And, finally, always keep in mind that the key to good sportsmanship is a positive attitude as as you complete these games, be sure to fill the room with your cries of accomplishment. Pump your fist in the air, smile big, and let the whole world know what kind of toddler champion you truly are!

 

Remember the Boys

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The students in my freshman English class have been working on a poster the last two days in class. They could choose to work with a partner or by themselves. Things were going along fine. This year’s freshman are unusually polite and hardworking and I’ve really enjoyed the first four weeks of the school year.

Then, at the end of the hour on Friday, one young man approaches me. Let’s call him Cam. He’s flustered, talking fast, trying to explain to me that something happened with his partner and what I can make sense of is the phrase “not fair” as he rushes to vent about his partner over the chaos of the hour. So we step out into the hall, and there, he calms down a bit and tells me that he is not happy with his partner, but he’s worried that it’s too late in the process to change. As he tells me, his cheeks grow red and tears well in his eyes. Cam tells me that he processes slowly, that’s just a thing about him, and the partner he’s working with is faster and more confident. Cam is upset because he’s trying to contribute, but his partner is just kind of bulldozing past him. He didn’t agree with all of the answers, but his partner is treating him like he’s dumb and even made a comment that if he waited for Cam to catch up, he’d be waiting all day. His voice is shakey, he’s shifting his weight, his eyes dart around. “Look,” he says, “I’m not dumb, but things take me longer and I hate the way he’s treating me.”

I’ve had many of these moments with kids over the years. I’m going to generalize here and point out that this is only anecdotal, but generally when I’m in the hall with a student on the verge of tears, it’s a female. Males tend to bottle things up, or explode (in my classroom experience only). Seems like either I know something’s up, but can’t get them to tell me, or all of a sudden there’s a screaming match or some pushing. When I’m in the hall, one-on-one, with a female student, I try to put my hand on her shoulder reassuringly. Sometimes I offer a hug (not often, I’m not really a hugger).

As I stood in the hall with Cam I considered how this was different with a male. He’s 15, not 7, and hugging doesn’t seem appropriate. I feel obligated to clean the mess up quickly so he can compose himself and not risk embarrassment (for him) if someone walks by – something I never think about when comforting a female student.

I thank him for being honest with me and sharing his struggles. I encourage him to continue to do so so that I can help him be successful this year. I tell him it’s no problem to part ways with his partner and we come up with a modified assignment. We discuss the seating chart, does he need to move? Is this a symptom of a larger issue between the two boys or a one-time thing? The bell rings, students spill into the hall. He says thanks, he says he’s ok, and I tell him to try and let it go for now and enjoy his weekend.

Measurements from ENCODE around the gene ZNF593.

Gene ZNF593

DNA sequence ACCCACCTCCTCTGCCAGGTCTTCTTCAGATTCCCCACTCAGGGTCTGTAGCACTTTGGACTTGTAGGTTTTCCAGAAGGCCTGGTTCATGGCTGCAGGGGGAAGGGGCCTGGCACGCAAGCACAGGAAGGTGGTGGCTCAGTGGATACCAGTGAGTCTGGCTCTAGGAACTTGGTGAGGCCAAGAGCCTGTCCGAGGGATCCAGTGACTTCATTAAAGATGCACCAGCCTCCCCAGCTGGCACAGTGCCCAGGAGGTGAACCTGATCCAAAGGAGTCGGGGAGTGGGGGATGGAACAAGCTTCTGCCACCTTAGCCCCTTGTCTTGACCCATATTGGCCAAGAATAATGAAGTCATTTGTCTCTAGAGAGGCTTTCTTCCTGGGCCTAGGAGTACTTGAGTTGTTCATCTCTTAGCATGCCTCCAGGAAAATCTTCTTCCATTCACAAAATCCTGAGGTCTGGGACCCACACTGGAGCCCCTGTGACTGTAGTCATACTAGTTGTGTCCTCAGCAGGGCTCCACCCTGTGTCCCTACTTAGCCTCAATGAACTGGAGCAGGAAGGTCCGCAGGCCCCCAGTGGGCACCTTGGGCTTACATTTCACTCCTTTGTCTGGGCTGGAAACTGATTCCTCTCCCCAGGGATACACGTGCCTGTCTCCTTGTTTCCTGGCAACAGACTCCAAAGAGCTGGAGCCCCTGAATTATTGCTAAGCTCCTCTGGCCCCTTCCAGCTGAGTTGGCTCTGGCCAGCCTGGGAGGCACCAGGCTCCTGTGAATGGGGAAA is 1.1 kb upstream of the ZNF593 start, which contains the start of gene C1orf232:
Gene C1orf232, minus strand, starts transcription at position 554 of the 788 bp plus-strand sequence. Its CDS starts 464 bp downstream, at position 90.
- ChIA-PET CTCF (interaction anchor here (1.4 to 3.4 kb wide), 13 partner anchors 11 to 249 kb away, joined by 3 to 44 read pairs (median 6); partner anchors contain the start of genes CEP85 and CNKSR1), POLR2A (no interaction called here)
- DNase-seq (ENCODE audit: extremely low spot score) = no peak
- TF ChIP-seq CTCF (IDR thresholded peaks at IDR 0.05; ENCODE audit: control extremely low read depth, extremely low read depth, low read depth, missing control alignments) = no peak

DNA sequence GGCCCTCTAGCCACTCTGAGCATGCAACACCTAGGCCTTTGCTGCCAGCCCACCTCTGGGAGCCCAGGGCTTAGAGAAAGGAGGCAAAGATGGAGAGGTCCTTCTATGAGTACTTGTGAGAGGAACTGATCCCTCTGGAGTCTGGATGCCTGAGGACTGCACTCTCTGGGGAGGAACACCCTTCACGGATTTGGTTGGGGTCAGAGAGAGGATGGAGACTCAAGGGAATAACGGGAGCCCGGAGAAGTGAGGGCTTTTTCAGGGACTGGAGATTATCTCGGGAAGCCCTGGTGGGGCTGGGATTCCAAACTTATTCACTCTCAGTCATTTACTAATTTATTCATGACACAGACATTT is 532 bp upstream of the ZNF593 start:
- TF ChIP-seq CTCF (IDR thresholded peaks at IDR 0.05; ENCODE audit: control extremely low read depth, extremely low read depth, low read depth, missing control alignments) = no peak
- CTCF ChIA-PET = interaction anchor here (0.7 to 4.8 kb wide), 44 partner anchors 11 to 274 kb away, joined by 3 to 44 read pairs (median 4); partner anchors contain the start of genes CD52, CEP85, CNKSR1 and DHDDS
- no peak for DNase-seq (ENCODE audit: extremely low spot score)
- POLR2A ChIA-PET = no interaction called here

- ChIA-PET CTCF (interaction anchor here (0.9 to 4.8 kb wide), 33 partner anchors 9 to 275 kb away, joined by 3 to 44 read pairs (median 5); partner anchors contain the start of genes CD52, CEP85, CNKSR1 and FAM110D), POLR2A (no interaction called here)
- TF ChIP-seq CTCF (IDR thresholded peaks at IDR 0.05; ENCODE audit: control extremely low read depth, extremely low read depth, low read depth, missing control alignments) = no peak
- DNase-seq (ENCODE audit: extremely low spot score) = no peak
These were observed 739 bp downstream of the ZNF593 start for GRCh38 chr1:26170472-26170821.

Then I drive home and think of my own boys. I wonder if teachers will treat them with compassion, or will they tell them not to be a wuss (either implicitly or explicitly)? Will the teacher, either consciously or unconsciously, devalue their concerns because they are male? I wonder how I would feel if one of them came home and recounted this story. Would I be happy with how the teacher ) handled it? And I think about how things are different for males and females in high school when it comes to emotion. And how stifled males must feel at times.

It may be 2016 and we may like to tell ourselves that we’ve become a modern society, but gender expectations run deep. I wonder if there are more boys who have these feelings, but keep them in because they feel like they can’t express such frustration or feeling of hurt in public. I imagine there are. Secondary teachers spend a lot of time attending to crying students and 95% of them, in my experience, are girls. As a result, we might assume the boys are handling things better. Are maybe less dramatic? Maybe less emotional? And in the meantime, bullying may go unchecked. Feelings of struggle, inadequacy, and fear may never be addressed.

I think of my seven-year-old who, currently, is very emotional. He’s very tuned in to the subtleties of interactions and conversations and I worry his feelings will be hurt, but he won’t feel free to talk about it.

When I look around my classroom the boys do seem to have an easy nature about them. They talk about sports, video games, and girls. They make gross jokes and they rib their friends. Maybe it’s because I’m a female, but the girls are much more likely to plop themselves near my desk and unload all their stressors for the day (or week). As a teacher, this makes me love the reprieve the boys offer: just jokes and silliness with them, but as a parent, this makes me wonder if we just aren’t seeing the whole picture. I hope I am able to create an environment at home where my boys feel comfortable at least talking to me about their stresses.

In the meantime, I’ll keep an eye on Cam. He came back from the weekend break still a little subdued. He was not his same self Monday morning, but he assured me he was fine.

I’ll keep an eye on him.